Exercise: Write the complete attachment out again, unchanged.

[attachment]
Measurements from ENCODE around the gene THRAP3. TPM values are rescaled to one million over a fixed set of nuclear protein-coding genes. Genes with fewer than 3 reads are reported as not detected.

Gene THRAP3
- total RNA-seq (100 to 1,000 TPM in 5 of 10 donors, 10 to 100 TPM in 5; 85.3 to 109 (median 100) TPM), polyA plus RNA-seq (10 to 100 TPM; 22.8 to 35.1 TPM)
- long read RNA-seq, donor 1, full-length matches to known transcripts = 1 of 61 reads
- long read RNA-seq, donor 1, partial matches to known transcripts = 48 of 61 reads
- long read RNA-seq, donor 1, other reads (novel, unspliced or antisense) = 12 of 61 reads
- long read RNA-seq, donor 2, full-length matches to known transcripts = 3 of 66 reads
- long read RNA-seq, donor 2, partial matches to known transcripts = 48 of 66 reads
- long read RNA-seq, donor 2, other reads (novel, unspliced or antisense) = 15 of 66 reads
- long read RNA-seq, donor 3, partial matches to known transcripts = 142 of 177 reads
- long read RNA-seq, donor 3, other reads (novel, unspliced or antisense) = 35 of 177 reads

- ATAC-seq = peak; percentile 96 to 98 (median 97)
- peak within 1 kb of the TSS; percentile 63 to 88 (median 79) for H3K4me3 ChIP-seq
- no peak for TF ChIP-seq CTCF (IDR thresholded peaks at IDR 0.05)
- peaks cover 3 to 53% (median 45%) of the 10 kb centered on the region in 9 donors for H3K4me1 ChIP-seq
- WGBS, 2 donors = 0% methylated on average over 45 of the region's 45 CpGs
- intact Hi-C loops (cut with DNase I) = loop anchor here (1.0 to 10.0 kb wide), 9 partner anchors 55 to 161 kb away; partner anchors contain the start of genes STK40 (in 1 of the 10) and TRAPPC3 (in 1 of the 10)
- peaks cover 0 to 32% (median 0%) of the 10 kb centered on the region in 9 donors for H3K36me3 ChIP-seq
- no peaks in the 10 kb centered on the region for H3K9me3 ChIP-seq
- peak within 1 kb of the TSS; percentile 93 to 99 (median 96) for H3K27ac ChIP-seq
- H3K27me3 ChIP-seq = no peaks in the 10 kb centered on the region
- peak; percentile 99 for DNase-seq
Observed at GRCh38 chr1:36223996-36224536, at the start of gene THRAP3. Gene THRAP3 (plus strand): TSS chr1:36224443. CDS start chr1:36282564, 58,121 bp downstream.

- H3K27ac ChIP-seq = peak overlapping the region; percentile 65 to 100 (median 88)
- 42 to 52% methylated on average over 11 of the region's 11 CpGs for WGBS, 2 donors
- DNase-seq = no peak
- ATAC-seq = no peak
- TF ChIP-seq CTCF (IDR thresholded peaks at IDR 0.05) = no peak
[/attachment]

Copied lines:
Measurements from ENCODE around the gene THRAP3. TPM values are rescaled to one million over a fixed set of nuclear protein-coding genes. Genes with fewer than 3 reads are reported as not detected.

Gene THRAP3
- total RNA-seq (100 to 1,000 TPM in 5 of 10 donors, 10 to 100 TPM in 5; 85.3 to 109 (median 100) TPM), polyA plus RNA-seq (10 to 100 TPM; 22.8 to 35.1 TPM)
- long read RNA-seq, donor 1, full-length matches to known transcripts = 1 of 61 reads
- long read RNA-seq, donor 1, partial matches to known transcripts = 48 of 61 reads
- long read RNA-seq, donor 1, other reads (novel, unspliced or antisense) = 12 of 61 reads
- long read RNA-seq, donor 2, full-length matches to known transcripts = 3 of 66 reads
- long read RNA-seq, donor 2, partial matches to known transcripts = 48 of 66 reads
- long read RNA-seq, donor 2, other reads (novel, unspliced or antisense) = 15 of 66 reads
- long read RNA-seq, donor 3, partial matches to known transcripts = 142 of 177 reads
- long read RNA-seq, donor 3, other reads (novel, unspliced or antisense) = 35 of 177 reads

- ATAC-seq = peak; percentile 96 to 98 (median 97)
- peak within 1 kb of the TSS; percentile 63 to 88 (median 79) for H3K4me3 ChIP-seq
- no peak for TF ChIP-seq CTCF (IDR thresholded peaks at IDR 0.05)
- peaks cover 3 to 53% (median 45%) of the 10 kb centered on the region in 9 donors for H3K4me1 ChIP-seq
- WGBS, 2 donors = 0% methylated on average over 45 of the region's 45 CpGs
- intact Hi-C loops (cut with DNase I) = loop anchor here (1.0 to 10.0 kb wide), 9 partner anchors 55 to 161 kb away; partner anchors contain the start of genes STK40 (in 1 of the 10) and TRAPPC3 (in 1 of the 10)
- peaks cover 0 to 32% (median 0%) of the 10 kb centered on the region in 9 donors for H3K36me3 ChIP-seq
- no peaks in the 10 kb centered on the region for H3K9me3 ChIP-seq
- peak within 1 kb of the TSS; percentile 93 to 99 (median 96) for H3K27ac ChIP-seq
- H3K27me3 ChIP-seq = no peaks in the 10 kb centered on the region
- peak; percentile 99 for DNase-seq
Observed at GRCh38 chr1:36223996-36224536, at the start of gene THRAP3. Gene THRAP3 (plus strand): TSS chr1:36224443. CDS start chr1:36282564, 58,121 bp downstream.

- H3K27ac ChIP-seq = peak overlapping the region; percentile 65 to 100 (median 88)
- 42 to 52% methylated on average over 11 of the region's 11 CpGs for WGBS, 2 donors
- DNase-seq = no peak
- ATAC-seq = no peak
- TF ChIP-seq CTCF (IDR thresholded peaks at IDR 0.05) = no peak